EVERYONE'S A WINNER – An enthusiastic Tanner Ystad, age 6, carries a barbecue grill to his mom after choosing it as a prize during the Sitka Sportsman's Association's 64th Sitka Salmon Derby Awards Ceremony Thursday at Centennial Hall. Tanner's 19.1-pound salmon earned him 55th place in the derby. Derby fishers chose from 88 donated prizes in order of their derby rankings. This year 12-year-old Emmit Johnson won the derby with a 31.2-pound king. Emmitt received Alaska Airlines round-trip tickets and $4,000 cash for his catch. (Sentinel Photo by James Poulson)

Rev. Frank Edward Ockert

Rev. Frank Edward Ockert


Rev. Frank Edward Ockert, DD, was born on February 25, 1924, and departed this earth on June 10, 2018.
The dash between those two dates was filled with an abundance of love, kindness and generosity for all who came into contact with him. He touched many lives throughout his 94 years of living by giving of himself in various ways which included being chaplain for the Civil Air Patrol, both in Florida, where he was chaplain for the entire state, and in Sitka. He was a member of CAP for 49 years.
Frank also was chaplain for the Police Department in Pasco County, Florida, and in Wrangell, Alaska. He served as the volunteer chaplain at SEARCH for more than 24 years, and intermittently at Sitka Community Hospital.
He was chaplain for the American Legion, at both the local Post 13 and the state level; and was a member of  the local Ministerial Association. He An Americorps volunteer at UAS, he was an English as a Second Language instructor for three years.
He was a member of the B26 Bomber Group and the Marauder Historical Society, and served on the first board of Sitka Faith in Action (now Brave Heart).
He was a published poet – Judge Larry Zervos declared him Poet Laureate for the State of Alaska; and he wrote the Prophet Sharing poem, published on the Sitka Sentinel’s Friday church page, from February 1998 to May 19, 2017.
He was born in Mecosta County, Michigan, to Michael and Gladys Myer Ockert. He had three brothers and three sisters. He lived in Remus, Michigan, through high school, at which time he enlisted in the U.S. Army Air Corps. He served in England, France, Holland, and Germany during World War II.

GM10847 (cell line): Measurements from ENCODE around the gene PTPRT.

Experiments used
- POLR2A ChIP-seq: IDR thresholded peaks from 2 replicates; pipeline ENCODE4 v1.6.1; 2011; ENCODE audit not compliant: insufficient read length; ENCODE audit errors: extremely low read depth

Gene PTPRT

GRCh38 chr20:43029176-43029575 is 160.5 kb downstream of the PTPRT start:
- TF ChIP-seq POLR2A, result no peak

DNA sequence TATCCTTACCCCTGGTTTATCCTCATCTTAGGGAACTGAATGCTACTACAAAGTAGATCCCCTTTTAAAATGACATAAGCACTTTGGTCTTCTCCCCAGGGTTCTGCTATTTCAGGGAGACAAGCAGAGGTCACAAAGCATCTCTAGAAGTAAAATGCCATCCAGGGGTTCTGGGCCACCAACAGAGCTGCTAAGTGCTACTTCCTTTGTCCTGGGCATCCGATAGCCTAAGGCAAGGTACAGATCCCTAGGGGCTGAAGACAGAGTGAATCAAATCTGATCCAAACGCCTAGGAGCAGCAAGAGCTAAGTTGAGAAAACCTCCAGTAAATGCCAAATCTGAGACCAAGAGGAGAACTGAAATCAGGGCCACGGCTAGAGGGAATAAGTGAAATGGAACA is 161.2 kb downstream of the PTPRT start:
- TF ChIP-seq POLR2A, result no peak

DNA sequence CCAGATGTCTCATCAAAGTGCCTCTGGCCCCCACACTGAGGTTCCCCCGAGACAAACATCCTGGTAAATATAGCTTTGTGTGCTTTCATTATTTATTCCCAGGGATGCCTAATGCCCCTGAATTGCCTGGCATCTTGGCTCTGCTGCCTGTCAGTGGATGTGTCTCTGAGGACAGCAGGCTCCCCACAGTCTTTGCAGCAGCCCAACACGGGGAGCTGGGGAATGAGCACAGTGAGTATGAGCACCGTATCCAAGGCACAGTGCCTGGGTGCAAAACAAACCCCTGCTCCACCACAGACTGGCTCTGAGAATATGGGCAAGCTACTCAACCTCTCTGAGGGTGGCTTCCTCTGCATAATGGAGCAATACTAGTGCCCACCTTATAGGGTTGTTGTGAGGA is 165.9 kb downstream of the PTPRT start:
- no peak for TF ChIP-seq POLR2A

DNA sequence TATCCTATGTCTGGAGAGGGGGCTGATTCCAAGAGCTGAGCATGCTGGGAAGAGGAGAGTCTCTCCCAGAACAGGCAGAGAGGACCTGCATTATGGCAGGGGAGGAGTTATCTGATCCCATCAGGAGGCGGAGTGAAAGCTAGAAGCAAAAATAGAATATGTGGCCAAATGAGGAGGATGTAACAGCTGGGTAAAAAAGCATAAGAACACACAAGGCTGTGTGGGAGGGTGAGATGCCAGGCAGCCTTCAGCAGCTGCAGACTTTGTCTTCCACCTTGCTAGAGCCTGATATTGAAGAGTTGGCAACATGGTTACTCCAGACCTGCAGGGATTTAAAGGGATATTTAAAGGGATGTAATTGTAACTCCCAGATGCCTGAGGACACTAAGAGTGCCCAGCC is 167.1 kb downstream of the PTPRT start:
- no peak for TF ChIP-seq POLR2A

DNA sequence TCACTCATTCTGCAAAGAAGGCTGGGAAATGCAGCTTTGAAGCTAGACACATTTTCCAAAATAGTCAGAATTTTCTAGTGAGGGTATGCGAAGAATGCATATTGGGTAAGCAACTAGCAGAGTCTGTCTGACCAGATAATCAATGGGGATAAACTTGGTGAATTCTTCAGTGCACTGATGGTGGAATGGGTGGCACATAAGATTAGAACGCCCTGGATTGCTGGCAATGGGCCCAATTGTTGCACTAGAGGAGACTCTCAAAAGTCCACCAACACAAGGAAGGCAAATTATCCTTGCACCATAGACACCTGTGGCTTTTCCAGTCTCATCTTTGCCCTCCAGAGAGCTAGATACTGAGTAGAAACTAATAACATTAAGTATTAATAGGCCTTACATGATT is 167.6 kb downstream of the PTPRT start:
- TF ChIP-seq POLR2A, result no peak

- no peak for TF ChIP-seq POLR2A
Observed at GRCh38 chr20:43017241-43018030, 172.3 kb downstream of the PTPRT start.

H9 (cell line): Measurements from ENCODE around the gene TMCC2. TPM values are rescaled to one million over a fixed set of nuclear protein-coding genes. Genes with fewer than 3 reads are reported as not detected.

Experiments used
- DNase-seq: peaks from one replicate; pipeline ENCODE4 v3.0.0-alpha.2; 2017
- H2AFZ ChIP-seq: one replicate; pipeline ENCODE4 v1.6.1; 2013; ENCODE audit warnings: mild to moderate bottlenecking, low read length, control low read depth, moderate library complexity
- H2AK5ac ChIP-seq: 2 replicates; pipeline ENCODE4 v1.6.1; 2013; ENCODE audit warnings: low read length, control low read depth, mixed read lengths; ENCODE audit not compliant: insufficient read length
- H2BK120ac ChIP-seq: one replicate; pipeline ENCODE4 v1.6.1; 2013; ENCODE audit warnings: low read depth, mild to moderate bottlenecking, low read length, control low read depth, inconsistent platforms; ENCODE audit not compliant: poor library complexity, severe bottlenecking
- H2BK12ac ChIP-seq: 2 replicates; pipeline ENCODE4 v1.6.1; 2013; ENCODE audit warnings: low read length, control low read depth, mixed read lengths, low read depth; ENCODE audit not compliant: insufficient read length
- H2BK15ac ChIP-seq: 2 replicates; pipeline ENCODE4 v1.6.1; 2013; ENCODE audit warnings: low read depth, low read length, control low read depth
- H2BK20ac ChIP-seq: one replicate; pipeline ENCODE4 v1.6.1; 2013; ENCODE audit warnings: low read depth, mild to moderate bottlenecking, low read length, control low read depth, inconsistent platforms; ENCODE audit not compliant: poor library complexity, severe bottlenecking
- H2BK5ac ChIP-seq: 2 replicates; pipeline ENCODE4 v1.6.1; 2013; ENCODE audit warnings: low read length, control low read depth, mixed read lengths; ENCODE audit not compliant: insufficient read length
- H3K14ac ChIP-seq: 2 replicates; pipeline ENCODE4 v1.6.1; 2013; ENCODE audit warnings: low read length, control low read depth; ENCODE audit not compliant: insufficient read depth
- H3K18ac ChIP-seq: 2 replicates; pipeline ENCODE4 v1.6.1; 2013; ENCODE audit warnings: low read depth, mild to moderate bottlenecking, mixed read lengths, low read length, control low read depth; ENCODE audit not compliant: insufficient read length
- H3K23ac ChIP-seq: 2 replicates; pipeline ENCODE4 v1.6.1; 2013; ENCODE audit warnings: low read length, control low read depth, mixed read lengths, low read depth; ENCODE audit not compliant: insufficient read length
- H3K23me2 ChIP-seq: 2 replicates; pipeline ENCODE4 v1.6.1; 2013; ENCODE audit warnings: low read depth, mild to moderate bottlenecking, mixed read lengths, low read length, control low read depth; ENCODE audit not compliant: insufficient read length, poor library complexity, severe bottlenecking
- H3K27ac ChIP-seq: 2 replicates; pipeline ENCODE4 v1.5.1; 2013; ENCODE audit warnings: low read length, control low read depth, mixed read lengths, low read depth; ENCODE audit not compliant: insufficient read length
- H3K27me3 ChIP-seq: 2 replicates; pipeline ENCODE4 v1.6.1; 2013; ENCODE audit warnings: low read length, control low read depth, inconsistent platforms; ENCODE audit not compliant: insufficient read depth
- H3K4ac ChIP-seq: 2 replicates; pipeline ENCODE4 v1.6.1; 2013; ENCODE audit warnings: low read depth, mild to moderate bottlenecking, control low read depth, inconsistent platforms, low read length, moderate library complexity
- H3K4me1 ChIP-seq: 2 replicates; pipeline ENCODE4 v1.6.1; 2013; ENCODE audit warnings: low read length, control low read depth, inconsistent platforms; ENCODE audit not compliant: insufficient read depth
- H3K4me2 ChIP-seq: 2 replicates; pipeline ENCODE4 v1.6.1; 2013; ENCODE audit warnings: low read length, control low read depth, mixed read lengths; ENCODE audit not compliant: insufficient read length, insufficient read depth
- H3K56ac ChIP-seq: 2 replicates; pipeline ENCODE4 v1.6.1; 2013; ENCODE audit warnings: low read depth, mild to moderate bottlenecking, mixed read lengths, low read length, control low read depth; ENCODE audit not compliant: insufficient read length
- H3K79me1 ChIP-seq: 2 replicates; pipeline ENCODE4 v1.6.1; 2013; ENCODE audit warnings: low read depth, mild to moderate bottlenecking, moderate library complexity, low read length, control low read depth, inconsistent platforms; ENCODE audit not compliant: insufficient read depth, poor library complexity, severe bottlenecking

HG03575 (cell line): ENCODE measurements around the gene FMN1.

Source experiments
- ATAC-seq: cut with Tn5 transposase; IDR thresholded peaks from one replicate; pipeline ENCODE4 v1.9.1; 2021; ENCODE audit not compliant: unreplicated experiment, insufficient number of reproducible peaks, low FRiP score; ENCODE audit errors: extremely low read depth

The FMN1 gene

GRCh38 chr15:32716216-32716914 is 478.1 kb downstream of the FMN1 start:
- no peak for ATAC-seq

After the war, he attended Olivet Nazarene College to earn his degree in theology, while working fulltime to provide for his family. He pastored churches in Illinois, Michigan and Florida.
He and his wife Jackie moved to Wrangell, in 1979, where they lived for 12 years. After he retired they decided to move back to Florida, but that was short-lived because they missed the grandchildren. Knowing that Wayne and EJ had moved to Sitka they moved back to Alaska in October 1992.
Frank is survived by his loving wife, Jacqueline Groppe Ockert of Sitka; sons Dennis Ockert and Ron (Annie) Ockert all of Florida, and bonus daughter EJ (Wayne) Treadway of Sitka; and his sister Marguerite (Jay) Spencer of Michigan.
His grandchildren are Tod (Anna) Ockert from Alabama, Jay (Dawn) Ockert of South Carolina, Eric Ockert of New York, Mark (Jen) Silverberg of Massachusetts, Porter (Cocoa) Treadway of Juneau, Jon Treadway of Anchorage and Steven Treadway of Anchorage.
His great-grandchildren are Emily Ockert (New York), Noah and Viena Ockert (Alabama), Ryan, Ella, Macy (Massachusetts), Gavin and Jayden (South Carolina), Autumn Treadway and Ally Martin (Sitka) and Owen Treadway (Kansas).
Also surviving is life-long friend of 70-plus years, Bill Spurrier, a fellow crew member on many of the missions he flew during the war.
Frank was loved by his many nephews and nieces.
He was preceded in death by Frank Jr. (6 weeks old), his brothers Joe, Don and Mike, and sisters Bertha and Ruth.
Services will be held at Sitka Church of the Nazarene 1 p.m. on Friday, June 22, to be followed by the interment ceremony at Sitka National Cemetery.
Honorary pallbearers are Gene Burton, Frank Sutton, Jeff Wright, Dave Miller, Herb McClenahan, Mark Matiukas, Keith Perkins, and Bill Spurrier.
“Please bring a story about Frank to share with the family at a reception following interment,” the family wrote. “No flowers please.”


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